"All that can happen is whatever happens next, and whatever happens after that, and whoever gets roped into it, and whichever one of their close relatives they’re canoodling when they get roped in, and so on, forever," says Albert Burneko. "Whether the author(s) know(s) it or not, a story being told in those terms ultimately is a story about an entire world and everyone in it, and entire worlds don’t end as neatly as, say, a story about a handful of hobbits who set off to deposit the One Ring in the Cracks of Doom. You can’t even end it with an apocalypse, because nothing bears more clearly the fingerprints of the author, reaching in to impose a word-limit on things, than an apocalypse, and that’s not what this story is about. But eventually they were gonna have to end it. It’s TV, actors age and get bored and want to move on, production budgets explode out of all proportion to the good that any show, even one as popular as Game of Thrones, can do its network. It’s no good getting mad at anybody for the choice to make a big V with their arms, gather up all the pieces scattered and somehow reproducing all across a huge and somehow endlessly expanding board, and begin sweeping them all back together into a pile so that this damn thing could ever just end."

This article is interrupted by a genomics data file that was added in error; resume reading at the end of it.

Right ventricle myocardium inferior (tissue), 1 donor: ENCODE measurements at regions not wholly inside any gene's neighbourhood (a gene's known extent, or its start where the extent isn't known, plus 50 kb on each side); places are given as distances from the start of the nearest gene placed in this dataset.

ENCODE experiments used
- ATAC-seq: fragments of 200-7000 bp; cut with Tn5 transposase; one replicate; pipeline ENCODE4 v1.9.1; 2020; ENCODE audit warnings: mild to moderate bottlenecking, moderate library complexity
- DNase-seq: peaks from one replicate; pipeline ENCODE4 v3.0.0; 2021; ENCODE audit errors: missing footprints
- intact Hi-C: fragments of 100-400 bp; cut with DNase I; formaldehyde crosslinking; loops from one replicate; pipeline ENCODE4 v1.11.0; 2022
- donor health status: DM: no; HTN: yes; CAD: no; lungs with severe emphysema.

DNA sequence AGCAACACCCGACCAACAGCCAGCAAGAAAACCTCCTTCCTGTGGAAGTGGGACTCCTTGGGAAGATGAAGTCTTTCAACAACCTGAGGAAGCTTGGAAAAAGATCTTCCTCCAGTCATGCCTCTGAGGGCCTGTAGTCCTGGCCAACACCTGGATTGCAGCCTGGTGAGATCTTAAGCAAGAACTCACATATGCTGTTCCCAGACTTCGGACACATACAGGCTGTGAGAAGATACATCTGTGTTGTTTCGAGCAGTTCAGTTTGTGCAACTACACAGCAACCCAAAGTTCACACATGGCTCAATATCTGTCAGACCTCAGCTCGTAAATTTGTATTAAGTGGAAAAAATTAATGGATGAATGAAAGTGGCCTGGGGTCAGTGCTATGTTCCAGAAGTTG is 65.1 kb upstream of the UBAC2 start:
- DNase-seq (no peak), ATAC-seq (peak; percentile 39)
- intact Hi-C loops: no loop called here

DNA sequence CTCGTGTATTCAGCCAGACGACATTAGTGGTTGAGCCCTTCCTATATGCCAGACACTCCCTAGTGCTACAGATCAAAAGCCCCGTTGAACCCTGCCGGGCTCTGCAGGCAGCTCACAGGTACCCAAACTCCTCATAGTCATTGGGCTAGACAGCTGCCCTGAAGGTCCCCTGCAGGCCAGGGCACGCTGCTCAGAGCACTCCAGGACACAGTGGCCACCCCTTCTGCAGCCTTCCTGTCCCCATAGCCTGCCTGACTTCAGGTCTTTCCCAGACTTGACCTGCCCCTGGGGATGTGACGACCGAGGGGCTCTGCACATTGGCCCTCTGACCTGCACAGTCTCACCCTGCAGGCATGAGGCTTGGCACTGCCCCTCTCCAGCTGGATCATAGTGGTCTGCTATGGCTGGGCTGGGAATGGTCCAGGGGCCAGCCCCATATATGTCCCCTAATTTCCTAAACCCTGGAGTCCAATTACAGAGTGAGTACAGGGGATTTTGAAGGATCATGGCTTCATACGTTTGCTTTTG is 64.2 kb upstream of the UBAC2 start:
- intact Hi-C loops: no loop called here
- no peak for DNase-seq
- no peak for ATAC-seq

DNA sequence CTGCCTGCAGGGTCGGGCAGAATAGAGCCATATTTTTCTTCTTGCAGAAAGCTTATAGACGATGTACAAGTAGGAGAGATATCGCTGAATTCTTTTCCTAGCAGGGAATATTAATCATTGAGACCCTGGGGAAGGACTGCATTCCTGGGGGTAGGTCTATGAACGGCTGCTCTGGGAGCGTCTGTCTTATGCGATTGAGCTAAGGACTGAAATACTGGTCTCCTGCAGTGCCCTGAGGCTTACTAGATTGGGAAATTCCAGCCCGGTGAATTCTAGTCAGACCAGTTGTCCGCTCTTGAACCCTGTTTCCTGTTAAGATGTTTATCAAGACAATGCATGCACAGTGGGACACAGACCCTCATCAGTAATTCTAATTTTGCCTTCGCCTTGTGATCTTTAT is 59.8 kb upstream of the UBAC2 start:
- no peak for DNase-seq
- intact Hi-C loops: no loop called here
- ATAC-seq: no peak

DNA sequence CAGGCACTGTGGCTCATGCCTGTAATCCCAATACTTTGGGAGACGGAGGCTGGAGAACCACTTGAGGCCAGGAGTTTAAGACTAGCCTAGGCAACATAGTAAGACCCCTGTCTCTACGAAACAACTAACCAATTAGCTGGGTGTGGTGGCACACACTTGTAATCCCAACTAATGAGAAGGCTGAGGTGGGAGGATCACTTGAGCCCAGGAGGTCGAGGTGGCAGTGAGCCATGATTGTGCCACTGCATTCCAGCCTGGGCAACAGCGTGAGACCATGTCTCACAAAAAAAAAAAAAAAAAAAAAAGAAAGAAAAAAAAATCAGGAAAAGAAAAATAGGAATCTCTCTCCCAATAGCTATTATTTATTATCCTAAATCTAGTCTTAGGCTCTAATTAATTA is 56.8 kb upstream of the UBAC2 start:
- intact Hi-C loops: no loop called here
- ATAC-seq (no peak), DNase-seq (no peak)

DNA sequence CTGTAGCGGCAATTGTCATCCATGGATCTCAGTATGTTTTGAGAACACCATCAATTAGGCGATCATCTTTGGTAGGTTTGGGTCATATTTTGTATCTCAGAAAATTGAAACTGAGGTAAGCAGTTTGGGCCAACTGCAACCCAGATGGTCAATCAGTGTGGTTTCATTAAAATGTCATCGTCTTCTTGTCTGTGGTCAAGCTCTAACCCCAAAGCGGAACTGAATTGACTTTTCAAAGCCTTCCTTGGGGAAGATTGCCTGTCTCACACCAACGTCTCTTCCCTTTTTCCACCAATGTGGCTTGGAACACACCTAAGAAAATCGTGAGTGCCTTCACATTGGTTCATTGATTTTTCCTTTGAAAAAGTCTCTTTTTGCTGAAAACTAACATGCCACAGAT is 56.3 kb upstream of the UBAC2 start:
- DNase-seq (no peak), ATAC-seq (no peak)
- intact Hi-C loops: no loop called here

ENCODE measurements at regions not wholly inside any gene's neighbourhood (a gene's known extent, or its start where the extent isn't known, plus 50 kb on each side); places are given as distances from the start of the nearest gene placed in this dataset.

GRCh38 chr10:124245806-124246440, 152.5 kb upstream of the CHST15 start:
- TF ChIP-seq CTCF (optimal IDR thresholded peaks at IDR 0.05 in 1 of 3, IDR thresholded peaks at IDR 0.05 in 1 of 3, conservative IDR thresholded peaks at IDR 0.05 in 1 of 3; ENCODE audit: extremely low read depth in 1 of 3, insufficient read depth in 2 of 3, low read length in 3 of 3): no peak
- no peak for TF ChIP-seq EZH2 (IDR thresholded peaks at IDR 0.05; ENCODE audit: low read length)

TOPICS: Game of Thrones, HBO, David Benioff, D.B. Weiss, Emilia Clarke, Hannah Murray, John Bradley, Kit Harington